by Mackenzi Lee
Published by Katherine Tegen Books Release date : September 22nd, 2015
Genres: Historical, Horror, Young Adult
Source: The Publisher | Format: ARC
Purchase at: Amazon (Affiliate Link) • Barnes & Noble
Add to: Goodreads
In 1818 Geneva, men built with clockwork parts live hidden away from society, cared for only by illegal mechanics called Shadow Boys. Two years ago, Shadow Boy Alasdair Finch’s life shattered to bits.
His brother, Oliver—dead.
His sweetheart, Mary—gone.
His chance to break free of Geneva—lost.
Heart-broken and desperate, Alasdair does the unthinkable: He brings Oliver back from the dead.
But putting back together a broken life is more difficult than mending bones and adding clockwork pieces. Oliver returns more monster than man, and Alasdair’s horror further damages the already troubled relationship.
Then comes the publication of Frankenstein and the city intensifies its search for Shadow Boys, aiming to discover the real life doctor and his monster. Alasdair finds refuge with his idol, the brilliant Dr. Geisler, who may offer him a way to escape the dangerous present and his guilt-ridden past, but at a horrible price only Oliver can pay…
I received this book for free from The Publisher in exchange for an honest review. This does not affect my opinion of the book or the content of my review.
Classics aren’t really my thing, so while yes, I know the generalized story of Frankenstein (because it’s like I live under a rock) I haven’t actually read the book. Still, when this one landed on my door step, I was excited to read it because the whole idea behind it intrigued me.
And I loved every minute of it.
There many, many aspects of This Monstrous Thing that I loved. I loved the meaning behind the book; and how all the characters try to define what/who is human and what makes us a monster. That, in conjunction with the historical steam punk setting made this such a page turner for me.
The characters were are brilliantly written and while I “liked” more than others, each one plays a large part in the story. I adored Alasdair. He has flaws for sure, and one could argue what he did to Oliver was selfish and in a sense, I agree. His regrets about that night Oliver died – and bringing him back, have plagued him for two years. It’s something that I want to talk about — but there is so much to say. His character was real to me, because he had real regrets and felt so much remorse for what he had done. But he also had those selfish thoughts of just leaving Oliver to his own devices. While yes, this is purely selfish I think it’s a realistic thought many would have. In any case.. I also loved how Mary herself was written into the story, too.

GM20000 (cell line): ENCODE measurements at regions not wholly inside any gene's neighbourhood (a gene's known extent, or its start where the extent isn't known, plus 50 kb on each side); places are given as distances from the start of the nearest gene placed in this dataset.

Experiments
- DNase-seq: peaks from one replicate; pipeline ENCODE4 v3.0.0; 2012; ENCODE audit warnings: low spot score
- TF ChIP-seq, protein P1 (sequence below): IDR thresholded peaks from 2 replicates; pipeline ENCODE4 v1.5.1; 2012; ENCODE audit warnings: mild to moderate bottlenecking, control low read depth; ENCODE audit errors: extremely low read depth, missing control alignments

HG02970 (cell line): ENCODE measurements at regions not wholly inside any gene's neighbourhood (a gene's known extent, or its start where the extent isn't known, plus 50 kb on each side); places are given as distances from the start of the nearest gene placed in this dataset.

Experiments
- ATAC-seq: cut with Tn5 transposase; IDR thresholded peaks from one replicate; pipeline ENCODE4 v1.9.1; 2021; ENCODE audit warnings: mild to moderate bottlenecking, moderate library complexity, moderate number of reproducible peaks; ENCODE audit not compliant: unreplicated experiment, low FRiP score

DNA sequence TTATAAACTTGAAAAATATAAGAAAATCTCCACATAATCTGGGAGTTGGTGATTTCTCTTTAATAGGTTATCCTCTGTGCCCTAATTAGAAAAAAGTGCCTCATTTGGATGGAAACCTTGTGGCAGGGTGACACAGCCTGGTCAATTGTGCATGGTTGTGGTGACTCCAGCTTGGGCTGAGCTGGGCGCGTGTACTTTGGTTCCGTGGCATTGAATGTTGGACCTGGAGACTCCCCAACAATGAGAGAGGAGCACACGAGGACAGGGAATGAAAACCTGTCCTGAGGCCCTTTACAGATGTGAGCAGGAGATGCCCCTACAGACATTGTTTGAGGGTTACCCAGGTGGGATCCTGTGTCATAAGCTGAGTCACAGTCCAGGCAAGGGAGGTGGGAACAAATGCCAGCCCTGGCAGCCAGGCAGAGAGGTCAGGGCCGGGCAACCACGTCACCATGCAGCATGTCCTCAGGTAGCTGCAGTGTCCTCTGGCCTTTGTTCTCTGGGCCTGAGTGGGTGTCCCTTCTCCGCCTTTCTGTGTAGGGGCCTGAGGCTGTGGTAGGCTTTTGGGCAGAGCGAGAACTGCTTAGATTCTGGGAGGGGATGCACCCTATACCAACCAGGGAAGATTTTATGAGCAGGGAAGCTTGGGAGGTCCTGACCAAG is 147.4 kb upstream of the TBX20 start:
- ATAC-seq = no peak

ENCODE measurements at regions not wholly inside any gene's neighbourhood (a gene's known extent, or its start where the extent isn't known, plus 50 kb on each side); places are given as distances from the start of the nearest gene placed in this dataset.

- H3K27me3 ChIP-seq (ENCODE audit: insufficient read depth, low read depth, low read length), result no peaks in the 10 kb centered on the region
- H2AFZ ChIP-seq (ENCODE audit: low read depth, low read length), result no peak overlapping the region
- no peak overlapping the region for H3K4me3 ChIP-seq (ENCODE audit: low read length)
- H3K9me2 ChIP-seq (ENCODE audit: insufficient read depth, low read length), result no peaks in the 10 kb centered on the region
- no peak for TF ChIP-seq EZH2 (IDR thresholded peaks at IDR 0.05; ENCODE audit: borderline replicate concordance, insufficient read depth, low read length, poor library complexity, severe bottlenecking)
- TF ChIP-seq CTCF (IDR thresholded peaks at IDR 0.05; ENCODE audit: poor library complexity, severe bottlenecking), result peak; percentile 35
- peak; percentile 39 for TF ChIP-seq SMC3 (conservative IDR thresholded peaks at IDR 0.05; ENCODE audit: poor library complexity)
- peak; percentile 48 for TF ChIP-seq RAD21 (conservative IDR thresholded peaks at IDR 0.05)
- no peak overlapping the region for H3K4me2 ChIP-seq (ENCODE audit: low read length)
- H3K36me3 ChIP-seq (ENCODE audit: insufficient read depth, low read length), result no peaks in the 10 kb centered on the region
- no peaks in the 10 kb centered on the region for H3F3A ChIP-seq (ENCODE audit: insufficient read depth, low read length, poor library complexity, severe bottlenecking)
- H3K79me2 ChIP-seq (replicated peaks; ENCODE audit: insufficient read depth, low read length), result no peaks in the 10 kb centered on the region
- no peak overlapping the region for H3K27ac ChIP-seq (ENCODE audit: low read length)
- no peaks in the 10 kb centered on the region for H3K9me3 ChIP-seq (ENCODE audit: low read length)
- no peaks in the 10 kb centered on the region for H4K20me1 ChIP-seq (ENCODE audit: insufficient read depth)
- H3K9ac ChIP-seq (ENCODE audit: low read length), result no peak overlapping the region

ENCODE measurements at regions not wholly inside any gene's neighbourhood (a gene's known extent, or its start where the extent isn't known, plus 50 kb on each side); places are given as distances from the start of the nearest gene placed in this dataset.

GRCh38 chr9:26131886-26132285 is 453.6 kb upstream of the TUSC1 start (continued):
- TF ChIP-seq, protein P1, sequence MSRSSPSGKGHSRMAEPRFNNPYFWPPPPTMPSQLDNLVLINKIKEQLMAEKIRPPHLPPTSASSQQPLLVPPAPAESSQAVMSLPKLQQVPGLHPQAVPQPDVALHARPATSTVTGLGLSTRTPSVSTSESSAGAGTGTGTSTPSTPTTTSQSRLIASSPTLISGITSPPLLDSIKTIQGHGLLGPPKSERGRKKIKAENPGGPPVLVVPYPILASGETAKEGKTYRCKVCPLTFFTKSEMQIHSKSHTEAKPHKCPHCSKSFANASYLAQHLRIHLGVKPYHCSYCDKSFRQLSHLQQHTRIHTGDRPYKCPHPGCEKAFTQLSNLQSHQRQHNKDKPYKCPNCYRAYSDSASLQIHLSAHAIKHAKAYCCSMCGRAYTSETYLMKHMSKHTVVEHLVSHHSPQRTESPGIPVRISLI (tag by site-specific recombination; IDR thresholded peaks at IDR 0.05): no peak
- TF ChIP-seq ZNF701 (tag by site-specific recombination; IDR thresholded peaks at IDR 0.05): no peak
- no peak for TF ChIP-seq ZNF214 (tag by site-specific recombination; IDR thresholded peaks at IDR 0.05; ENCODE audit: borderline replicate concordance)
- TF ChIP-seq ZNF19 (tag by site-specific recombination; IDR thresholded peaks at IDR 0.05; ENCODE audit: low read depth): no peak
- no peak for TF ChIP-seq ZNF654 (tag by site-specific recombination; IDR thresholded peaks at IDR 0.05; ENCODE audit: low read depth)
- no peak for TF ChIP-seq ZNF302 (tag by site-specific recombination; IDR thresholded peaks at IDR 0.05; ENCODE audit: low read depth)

Oliver – while described more monster than man after Alasdair brings him back – really isn’t and this is what sparks the debate on what defines a monster. Oliver felt alone, isolated and looked the part – and that’s primarily Alasdair’s doing, if I were honest.
I loved how we got flashbacks into the past with Alasdair, Oliver and Mary. You get a better look inside their bond, the strains in their bonds and it’s slowly revealed what really happened the night Oliver died. It was brilliant.
I was truly blown away by This Monstrous Thing. An interesting, vivid setting with clockworks, amazingly written characters and thought provoking questions of humanity, even if you haven’t read the original Frankenstein (like me) it’s a MUST read! I highly recommend it!
Tell me your thoughts
- Have you read This Monstrous Thing? If so, what did you think?
- If not, does it sound like something you’d enjoy?
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